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Progressive rendering is becoming a popular alternative to precomputation approaches for appearance design tasks. Images created by different progressive algorithms exhibit various kinds of visual artifacts at the early stages of computation. We present a user study that investigates the effects of these artifacts on user performance in appearance design tasks. Specifically, we ask both novice and expert subjects to perform lighting and material editing tasks with the following algorithms: random path tracing, quasi-random path tracing, progressive photon mapping, and virtual point light (VPL) rendering. Data collected from the experiments suggest that path tracing is strongly preferred to progressive photon mapping and VPL rendering by both experts and novices. There is no indication that quasi-random path tracing is systematically preferred to random path tracing or vice versa; the same holds between progressive photon mapping and VPL rendering. Interestingly, we did not observe any significant difference in user workflow for the different algorithms. As can be expected, experts are faster and more accurate than novices, but surprisingly both groups have similar subjective preferences and workflow.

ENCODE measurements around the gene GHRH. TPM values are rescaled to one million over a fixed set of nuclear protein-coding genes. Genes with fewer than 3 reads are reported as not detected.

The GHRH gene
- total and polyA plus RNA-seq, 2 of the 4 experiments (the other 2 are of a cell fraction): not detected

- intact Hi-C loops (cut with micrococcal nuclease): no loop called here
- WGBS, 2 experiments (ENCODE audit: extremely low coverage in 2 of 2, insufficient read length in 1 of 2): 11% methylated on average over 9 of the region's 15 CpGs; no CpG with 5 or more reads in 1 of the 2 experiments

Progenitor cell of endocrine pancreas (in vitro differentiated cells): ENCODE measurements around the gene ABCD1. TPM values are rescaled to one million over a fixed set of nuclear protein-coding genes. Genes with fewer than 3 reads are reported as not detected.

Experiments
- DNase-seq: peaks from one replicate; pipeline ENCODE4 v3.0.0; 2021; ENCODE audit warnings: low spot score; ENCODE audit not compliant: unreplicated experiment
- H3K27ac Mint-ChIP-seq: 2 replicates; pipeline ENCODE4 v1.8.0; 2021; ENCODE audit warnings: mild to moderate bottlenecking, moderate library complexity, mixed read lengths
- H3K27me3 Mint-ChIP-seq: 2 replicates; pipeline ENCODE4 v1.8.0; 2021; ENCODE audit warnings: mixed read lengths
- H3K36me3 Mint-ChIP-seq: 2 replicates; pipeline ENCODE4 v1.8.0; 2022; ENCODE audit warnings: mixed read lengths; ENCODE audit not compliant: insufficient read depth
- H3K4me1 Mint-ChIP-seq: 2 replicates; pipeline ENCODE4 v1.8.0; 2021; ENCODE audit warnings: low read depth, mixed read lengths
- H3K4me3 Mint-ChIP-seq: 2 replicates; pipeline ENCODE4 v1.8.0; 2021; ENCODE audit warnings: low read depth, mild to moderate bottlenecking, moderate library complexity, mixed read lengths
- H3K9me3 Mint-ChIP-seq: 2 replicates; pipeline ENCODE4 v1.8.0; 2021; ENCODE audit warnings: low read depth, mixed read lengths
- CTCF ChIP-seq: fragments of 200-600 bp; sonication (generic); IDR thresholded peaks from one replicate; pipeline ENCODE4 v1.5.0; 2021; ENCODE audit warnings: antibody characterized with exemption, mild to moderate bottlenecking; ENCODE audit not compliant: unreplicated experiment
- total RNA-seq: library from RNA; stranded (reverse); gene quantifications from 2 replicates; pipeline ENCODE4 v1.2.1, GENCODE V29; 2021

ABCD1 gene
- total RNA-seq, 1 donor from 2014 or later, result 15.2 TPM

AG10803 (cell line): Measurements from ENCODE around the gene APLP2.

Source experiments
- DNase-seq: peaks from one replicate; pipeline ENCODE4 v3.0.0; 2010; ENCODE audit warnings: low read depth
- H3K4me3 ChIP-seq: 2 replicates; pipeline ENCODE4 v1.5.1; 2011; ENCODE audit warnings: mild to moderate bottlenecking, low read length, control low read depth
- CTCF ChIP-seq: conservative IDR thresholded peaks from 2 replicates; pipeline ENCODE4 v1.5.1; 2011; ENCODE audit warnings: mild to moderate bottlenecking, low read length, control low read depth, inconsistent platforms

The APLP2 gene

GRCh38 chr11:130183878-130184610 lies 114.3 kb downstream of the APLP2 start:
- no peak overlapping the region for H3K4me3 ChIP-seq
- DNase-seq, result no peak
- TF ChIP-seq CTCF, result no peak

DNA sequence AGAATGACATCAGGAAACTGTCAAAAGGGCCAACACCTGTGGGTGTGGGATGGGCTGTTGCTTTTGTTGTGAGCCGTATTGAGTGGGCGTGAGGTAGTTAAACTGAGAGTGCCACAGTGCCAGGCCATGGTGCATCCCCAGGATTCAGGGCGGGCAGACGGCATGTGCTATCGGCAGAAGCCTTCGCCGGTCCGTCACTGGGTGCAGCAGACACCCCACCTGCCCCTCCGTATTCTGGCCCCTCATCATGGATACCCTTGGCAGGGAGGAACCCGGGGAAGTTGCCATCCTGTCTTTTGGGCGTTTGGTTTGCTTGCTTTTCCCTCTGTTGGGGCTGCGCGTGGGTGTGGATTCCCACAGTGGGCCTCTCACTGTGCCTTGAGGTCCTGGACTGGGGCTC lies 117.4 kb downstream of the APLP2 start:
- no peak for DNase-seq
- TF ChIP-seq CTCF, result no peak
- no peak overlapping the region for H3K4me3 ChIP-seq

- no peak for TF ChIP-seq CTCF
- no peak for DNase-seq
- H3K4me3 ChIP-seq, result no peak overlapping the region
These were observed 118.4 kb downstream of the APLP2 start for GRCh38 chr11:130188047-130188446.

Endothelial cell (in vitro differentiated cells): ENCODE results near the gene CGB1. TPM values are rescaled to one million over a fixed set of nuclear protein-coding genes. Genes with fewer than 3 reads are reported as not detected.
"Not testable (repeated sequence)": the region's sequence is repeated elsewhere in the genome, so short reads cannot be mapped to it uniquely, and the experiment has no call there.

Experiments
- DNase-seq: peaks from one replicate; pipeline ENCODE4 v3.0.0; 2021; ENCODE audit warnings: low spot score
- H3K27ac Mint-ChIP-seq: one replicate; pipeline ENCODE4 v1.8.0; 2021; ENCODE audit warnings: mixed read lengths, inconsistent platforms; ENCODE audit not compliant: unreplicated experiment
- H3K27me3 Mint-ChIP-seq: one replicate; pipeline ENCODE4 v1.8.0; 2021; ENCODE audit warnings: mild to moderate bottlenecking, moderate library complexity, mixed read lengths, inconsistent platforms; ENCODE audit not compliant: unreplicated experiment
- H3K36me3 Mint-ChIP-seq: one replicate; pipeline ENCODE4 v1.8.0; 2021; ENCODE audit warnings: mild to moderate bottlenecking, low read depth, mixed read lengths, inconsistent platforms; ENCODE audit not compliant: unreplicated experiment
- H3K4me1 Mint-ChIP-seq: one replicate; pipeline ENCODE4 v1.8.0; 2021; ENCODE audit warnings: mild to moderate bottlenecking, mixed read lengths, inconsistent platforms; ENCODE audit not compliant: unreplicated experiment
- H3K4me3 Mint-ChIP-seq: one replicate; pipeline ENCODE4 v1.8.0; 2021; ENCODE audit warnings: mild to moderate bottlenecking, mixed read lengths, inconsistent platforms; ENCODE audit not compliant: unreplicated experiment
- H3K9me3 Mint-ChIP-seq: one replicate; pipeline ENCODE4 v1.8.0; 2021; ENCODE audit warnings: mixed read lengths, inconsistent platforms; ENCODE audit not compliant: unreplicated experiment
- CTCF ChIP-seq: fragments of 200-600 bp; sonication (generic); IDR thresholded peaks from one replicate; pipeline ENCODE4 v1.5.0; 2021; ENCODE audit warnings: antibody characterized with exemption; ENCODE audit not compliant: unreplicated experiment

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Jiawei Ou, Ondrej Karlik, Jaroslav Krivanek, and Fabio Pellacini, "Toward Evaluating Progressive Rendering Methods in Appearance Design Tasks." Dartmouth Computer Science Technical Report TR2012-715, May 2012.
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